Waterfall over existing rock: need to waterproof?

fariasJune 1, 2009

I have a naturally occuring 6-ft limestone "cliff" next to my patio behind my house. This is where probably the house builders excavated out the hillside to install a slab for the house.

I would like to build a waterfall there, letting the water run over the existing rock. Assuming it is solid rock, do I still need to waterproof the rock so water will not sink into it and escape into the ground bemeath the rock?

Of course I could jackhammer into the rock, lay down a flexible liner, then cover it again with rock, but this would defeat the purpose of using the existing natural cliff.

BTW, I live in Central Texas, where the limestone is very near to the surface and the soil layer is shallow. At the top of the "cliff" there is some soil, which I would need to dig out and cover with a flexible liner and rocks. This would be for the upper 2 or 3 feet of the waterfal, before the water gets to the existing solid rock.

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bwalters

Hi there- I'm probably very close to you, as I live in N. Austin.

You didn't mention whether you'd have a pond (as opposed to a pondless w/fall), and if you are doing a pond, whether you'd have fish in it. I will assume that you will have a pond, and that it will have fish.

There will be others who can give you a better answer, but from my standpoint, limestone is actually very unstable, and at minimum you'd have constant runoff into the pond, fouling the water. This could also wreak havoc with your water quality numbers. At worst, the water could seep through the limestone, as you mentioned.

If I were in your position, I'd probably want to do as you suggested, cut into the rock, and lay a liner down, except that I wouldn't put the limestone on top of the liner; IMHO, that's asking for trouble.

Hope this helps; sounds like you have a potentially beautiful project, and I'd love to see pics of it when it gets going.

    Bookmark   June 1, 2009 at 1:11PM
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watershaper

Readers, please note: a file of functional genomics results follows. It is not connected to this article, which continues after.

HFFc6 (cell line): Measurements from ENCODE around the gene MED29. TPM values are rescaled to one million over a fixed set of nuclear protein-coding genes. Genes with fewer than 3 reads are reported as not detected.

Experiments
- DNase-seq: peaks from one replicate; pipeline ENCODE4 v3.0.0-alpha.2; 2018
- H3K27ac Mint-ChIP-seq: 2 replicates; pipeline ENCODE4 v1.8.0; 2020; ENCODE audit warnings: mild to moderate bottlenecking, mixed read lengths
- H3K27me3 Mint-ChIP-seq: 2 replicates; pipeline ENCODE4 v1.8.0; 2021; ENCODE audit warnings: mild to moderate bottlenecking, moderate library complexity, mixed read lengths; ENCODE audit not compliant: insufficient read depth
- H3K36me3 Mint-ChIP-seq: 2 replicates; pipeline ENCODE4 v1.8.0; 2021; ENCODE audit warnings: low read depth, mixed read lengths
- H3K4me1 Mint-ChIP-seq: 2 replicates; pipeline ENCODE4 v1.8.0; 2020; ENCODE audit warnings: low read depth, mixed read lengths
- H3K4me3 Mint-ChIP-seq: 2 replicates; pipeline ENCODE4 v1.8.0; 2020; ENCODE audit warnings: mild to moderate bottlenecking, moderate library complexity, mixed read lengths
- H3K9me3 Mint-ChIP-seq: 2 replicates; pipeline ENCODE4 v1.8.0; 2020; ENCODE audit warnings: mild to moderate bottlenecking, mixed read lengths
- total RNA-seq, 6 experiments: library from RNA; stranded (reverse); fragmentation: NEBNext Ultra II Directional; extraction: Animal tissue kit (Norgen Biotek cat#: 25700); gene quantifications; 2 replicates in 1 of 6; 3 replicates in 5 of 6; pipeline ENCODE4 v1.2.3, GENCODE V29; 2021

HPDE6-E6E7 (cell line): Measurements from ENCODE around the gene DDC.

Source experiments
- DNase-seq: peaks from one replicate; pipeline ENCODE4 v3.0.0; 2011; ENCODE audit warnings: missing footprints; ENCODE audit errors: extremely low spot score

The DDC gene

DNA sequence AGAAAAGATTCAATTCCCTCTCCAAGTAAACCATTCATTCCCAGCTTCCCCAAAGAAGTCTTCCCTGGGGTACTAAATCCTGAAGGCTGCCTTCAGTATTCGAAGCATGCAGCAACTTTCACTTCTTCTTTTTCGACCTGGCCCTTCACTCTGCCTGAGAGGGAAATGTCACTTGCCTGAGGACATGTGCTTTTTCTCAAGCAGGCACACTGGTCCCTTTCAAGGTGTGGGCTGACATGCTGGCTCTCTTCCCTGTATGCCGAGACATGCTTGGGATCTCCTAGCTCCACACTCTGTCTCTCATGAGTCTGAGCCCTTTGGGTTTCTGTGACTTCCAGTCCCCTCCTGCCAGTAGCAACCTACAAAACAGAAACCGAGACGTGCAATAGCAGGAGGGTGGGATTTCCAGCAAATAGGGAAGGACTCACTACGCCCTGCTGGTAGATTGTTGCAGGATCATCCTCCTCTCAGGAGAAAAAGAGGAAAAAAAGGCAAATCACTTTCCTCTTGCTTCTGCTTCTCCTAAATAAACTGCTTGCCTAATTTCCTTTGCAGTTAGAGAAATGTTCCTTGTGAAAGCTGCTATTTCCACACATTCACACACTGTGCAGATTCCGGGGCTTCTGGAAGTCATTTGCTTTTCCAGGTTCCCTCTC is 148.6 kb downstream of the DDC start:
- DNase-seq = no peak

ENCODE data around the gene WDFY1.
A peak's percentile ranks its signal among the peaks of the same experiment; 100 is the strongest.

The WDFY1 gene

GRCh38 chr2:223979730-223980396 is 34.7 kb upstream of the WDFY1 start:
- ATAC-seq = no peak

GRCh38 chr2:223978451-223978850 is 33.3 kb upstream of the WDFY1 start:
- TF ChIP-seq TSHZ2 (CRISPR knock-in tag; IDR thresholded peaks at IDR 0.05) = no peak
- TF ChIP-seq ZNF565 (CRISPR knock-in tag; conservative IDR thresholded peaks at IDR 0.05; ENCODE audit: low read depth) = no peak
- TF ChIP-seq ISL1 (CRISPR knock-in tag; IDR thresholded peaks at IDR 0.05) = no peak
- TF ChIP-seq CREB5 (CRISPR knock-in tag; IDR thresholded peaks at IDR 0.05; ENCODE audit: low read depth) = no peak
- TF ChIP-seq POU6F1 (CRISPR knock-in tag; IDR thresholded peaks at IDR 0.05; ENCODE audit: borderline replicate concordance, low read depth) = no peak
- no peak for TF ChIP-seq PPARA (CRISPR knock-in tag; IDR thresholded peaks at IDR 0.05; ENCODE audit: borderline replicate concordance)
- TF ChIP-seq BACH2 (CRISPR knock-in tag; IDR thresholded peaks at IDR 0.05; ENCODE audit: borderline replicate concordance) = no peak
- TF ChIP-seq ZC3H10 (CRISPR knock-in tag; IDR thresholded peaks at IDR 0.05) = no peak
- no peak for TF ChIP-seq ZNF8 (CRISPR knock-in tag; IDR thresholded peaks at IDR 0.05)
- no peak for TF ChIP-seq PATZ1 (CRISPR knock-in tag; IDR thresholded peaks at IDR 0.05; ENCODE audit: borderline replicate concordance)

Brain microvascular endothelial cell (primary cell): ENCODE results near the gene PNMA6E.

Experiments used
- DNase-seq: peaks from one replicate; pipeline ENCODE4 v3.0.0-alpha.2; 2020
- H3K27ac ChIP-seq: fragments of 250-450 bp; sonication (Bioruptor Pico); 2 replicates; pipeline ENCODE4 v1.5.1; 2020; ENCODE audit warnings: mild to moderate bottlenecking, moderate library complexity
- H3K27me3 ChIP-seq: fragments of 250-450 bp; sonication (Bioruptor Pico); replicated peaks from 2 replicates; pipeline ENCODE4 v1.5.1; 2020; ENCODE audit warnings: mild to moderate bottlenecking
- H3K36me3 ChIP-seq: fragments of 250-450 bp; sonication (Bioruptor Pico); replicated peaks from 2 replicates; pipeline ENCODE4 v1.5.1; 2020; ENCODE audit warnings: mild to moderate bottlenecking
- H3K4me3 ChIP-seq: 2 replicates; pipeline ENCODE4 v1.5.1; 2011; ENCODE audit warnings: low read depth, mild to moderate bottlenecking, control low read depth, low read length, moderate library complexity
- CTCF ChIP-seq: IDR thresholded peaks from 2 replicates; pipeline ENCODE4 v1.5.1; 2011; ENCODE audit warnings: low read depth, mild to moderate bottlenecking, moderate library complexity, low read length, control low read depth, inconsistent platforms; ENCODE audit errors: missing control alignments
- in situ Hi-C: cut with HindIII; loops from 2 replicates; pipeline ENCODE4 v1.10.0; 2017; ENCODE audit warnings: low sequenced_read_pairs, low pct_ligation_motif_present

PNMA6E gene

Limestone is something I stay away from largely when it comes to ponds. Many people will tell you that it will cause extensive problems with pH and other issues. I think it is largely overstated in most cases, especially if the limestone is weathered well, but in this case it could become an issue.

Pretending limestone wasn't involved I would still tell you that you will loose water. Whether it will be huge amounts every day or not, I'm not sure without seeing it. But there will be loss. Even on small concrete or retaining wall features I would put liner behind the rock/block. Does everyone, no, but you will lose water.

With that being said if you are on well water and your well can handle it, an auto fill could be the answer. You're risking making something unstable or debris issues, but it all depends on what type of feature this would be.

I'd talk to someone in your area that has experience with this type of thing. Whether that be a pond specialist, geologist, or some type of ecologist, that is up to you. Do you have a local extension office in your area? Good luck.

    Bookmark   June 2, 2009 at 2:14AM
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farias

Thanks for the replies. this is a friendly forum (my first post here). I am rethinking the waterfall on this cliff. I may instead do a pondless fountain in the bed in front of the cliff, or just leave it alone.

What I didn't say in my original post is that I am also building a 6 ft x 6 ft raised formal pond next my patio, and my original plan was to use a weathered limestone rock as a fountain in the pond. I have a beautiful limestone rock that looks to already be weathered by water, which I can use for that purpose. Now I am wondering if the limestone will adversely affect the pH of that pond. Probably not if I were using native plants and fish, as those species live around limestone, but I plan to use exotics (goldfish, water lillies, etc.).

I guess I will need to consult with someone in the Austin Pond Society.

    Bookmark   June 2, 2009 at 5:28PM
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watershaper

I think you can use limestone, but a lot of people will say otherwise. Some will tell you not to put a concrete block in the pond, I use them all the time to prop up lilies and lotus. It is largely over emphasized in the pond world.

If the stone is freshly quarried it can be more troublesome, but if it's been exposed to the elements it really shouldn't be an issue. Good Luck.

    Bookmark   June 2, 2009 at 5:50PM
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pondbucket

Some of us live in parts of the country where you can't really get anything but limestone. The advice I was given was to look for denser stone or weathered stone, and try to stay away from the softer stuff.

I have a question for everyone though...
In the example given by the OP, could the top of the limestone be treated with some kind of sealer that could last a couple of years before needing to be reapplied? (i.e.: concrete sealer)

    Bookmark   June 2, 2009 at 7:32PM
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bwalters

The few people I have met through the APS are nice, but in my opinion the traffic on their site is not enough to generate a lot of responses when you need an answer to an issue.

For me, this forum is the best; it's only a matter of time before someone else comes onto the thread and answers your Q.

Good luck...

    Bookmark   June 2, 2009 at 11:27PM
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PKponder TX(7b)

Whatever you decide, I'd love to see pictures of the completed project!

    Bookmark   June 10, 2009 at 3:35PM
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